The African Growth and Opportunity Act (Agoa), a pivotal piece of legislation that has remoulded trade and political relations between the United States and sub-Saharan Africa since 2000, is under the spotlight as beneficiaries begin pushing for an early renewal, underscoring the shifting dynamics of international relations.
The emerging dominance of China as a competing economic and political force in Africa and globally has given Agoa beneficiaries some leverage in their trade and political negotiations with the West.
With China’s burgeoning influence in Africa over the past 25 years, Agoa has served as America’s counter-offensive. Recent global events, such as Russia’s ambitions to reshape the political global order, have underscored the strategic importance of Agoa for the US.
From the perspective of the US Congress, Agoa is not simply a trade or economic development instrument; it’s also a political tool to shape political conditions in Africa in its favour. Agoa is essentially part of the US’s Development Aid programme, aimed at advancing American political and economic interests within Africa. An early renewal for both parties would dispel uncertainties and ensure that the Agoa framework remains beneficial for the US, particularly in light of escalating global competition.
The 2023 Agoa Forum, taking place in Johannesburg from 2-4 November, aims to explore ways to make Agoa more effective and encourage more African companies to capitalise on it. However, at a political level, the forum is about ensuring the continued establishment and cementing of liberal democracies in Africa, aiming to guide already qualifying sub-Saharan African countries on how to maximise Agoa benefits.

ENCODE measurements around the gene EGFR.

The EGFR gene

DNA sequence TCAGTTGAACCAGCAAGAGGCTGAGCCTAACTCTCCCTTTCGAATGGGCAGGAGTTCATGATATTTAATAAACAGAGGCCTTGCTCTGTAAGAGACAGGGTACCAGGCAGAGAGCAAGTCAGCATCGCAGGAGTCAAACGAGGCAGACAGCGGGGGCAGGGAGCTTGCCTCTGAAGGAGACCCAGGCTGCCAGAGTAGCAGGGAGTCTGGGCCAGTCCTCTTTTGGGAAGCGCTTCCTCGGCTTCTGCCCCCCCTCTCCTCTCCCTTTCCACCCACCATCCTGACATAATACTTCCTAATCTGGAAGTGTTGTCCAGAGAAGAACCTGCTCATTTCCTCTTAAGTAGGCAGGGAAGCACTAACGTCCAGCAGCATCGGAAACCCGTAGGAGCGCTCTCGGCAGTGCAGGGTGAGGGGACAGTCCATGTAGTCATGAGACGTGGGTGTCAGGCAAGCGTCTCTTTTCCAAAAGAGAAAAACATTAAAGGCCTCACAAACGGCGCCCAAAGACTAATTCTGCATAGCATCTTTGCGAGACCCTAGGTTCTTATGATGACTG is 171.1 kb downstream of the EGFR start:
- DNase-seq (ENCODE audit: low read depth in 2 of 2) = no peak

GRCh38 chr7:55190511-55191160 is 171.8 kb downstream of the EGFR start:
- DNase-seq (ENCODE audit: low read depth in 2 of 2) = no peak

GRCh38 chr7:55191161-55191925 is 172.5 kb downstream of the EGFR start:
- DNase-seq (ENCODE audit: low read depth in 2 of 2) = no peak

At its core, Agoa offers non-reciprocal trade benefits to eligible African countries, functioning effectively as a development aid instrument. Under Agoa, African producers can export over 4,000 product lines to the US without facing tariffs, while US producers contend with standard World Trade Organisation (WTO) tariffs when exporting to African countries. This non-reciprocal arrangement makes Agoa a developmental aid instrument to African countries.
To qualify for these benefits, however, African countries must demonstrate adherence to certain economic and political policies. These include establishing a market-oriented economy, promoting political pluralism, upholding the rule of law, eliminating barriers to US trade and implementing policies aimed at reducing poverty, improving healthcare and education, curbing corruption and promoting human rights.
Essentially, Agoa is a tool for promoting liberal social democracies in Africa.
Agoa in the current geopolitical landscape
The African Growth and Opportunity Act finds itself in a challenging situation. With China’s strategic approach to Africa, which takes advantage of the continent’s current political and economic state, the US’ aspirations to fundamentally transform both the economic and political landscapes through Agoa face significant obstacles.
China’s approach (as perceived by many African countries) has lower transformational and transactional costs structurally, making it a more attractive option. This presents a challenge not only for the US but also for the EU.
Beyond attempts at making the current Agoa features more effective through the current forum, and to navigate the Catch-22 situation presented by competition from China, a potential short-term solution for US Congress could be to decouple Agoa’s economic aspirations from demands for revised structural and political conditions.
The current requirements for political transformation could also be scaled down, and a more stepwise approach adopted that considers the political transformation costs borne by often weak African governments.